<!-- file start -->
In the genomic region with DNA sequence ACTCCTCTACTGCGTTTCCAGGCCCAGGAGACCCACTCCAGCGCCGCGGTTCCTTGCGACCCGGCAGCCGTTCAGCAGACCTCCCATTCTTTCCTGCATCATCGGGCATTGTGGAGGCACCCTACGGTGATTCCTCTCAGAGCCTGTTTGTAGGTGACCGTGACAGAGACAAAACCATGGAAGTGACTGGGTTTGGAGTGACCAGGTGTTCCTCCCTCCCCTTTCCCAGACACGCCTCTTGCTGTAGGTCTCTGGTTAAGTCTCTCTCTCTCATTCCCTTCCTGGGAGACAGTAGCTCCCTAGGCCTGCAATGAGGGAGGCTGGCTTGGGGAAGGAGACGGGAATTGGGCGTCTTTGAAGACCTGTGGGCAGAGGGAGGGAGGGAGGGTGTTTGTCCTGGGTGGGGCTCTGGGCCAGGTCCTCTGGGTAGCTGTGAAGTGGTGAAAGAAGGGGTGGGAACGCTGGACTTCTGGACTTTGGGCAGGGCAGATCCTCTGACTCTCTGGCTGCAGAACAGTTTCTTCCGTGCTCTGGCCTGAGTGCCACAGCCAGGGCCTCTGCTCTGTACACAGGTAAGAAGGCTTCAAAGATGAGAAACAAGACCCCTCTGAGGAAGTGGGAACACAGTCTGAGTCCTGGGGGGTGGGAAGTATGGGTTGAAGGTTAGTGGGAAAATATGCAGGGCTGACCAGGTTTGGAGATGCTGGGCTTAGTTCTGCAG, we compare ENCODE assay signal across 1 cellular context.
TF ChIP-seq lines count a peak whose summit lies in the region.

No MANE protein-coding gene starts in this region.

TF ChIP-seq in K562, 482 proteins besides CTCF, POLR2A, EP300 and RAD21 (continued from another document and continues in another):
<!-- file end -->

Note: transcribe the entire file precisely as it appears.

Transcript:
In the genomic region with DNA sequence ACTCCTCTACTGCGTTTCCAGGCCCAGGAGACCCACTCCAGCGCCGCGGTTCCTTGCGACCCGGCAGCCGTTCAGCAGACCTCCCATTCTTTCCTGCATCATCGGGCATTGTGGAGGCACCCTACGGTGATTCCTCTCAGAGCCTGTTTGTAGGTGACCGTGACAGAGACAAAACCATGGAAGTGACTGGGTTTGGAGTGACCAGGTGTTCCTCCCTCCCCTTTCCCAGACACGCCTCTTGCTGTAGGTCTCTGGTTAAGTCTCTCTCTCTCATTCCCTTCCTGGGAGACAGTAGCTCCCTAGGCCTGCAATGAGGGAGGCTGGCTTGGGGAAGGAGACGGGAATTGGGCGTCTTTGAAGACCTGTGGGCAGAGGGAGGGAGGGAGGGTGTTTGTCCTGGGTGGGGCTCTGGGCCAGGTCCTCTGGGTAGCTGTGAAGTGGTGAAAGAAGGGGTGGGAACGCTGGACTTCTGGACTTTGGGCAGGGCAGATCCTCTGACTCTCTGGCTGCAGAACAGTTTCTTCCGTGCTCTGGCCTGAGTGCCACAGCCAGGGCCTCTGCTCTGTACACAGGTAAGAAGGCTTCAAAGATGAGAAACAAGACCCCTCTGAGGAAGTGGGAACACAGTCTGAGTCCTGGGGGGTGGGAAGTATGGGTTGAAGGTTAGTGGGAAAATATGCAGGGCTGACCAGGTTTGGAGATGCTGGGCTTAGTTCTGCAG, we compare ENCODE assay signal across 1 cellular context.
TF ChIP-seq lines count a peak whose summit lies in the region.

No MANE protein-coding gene starts in this region.

TF ChIP-seq in K562, 482 proteins besides CTCF, POLR2A, EP300 and RAD21 (continued from another document and continues in another):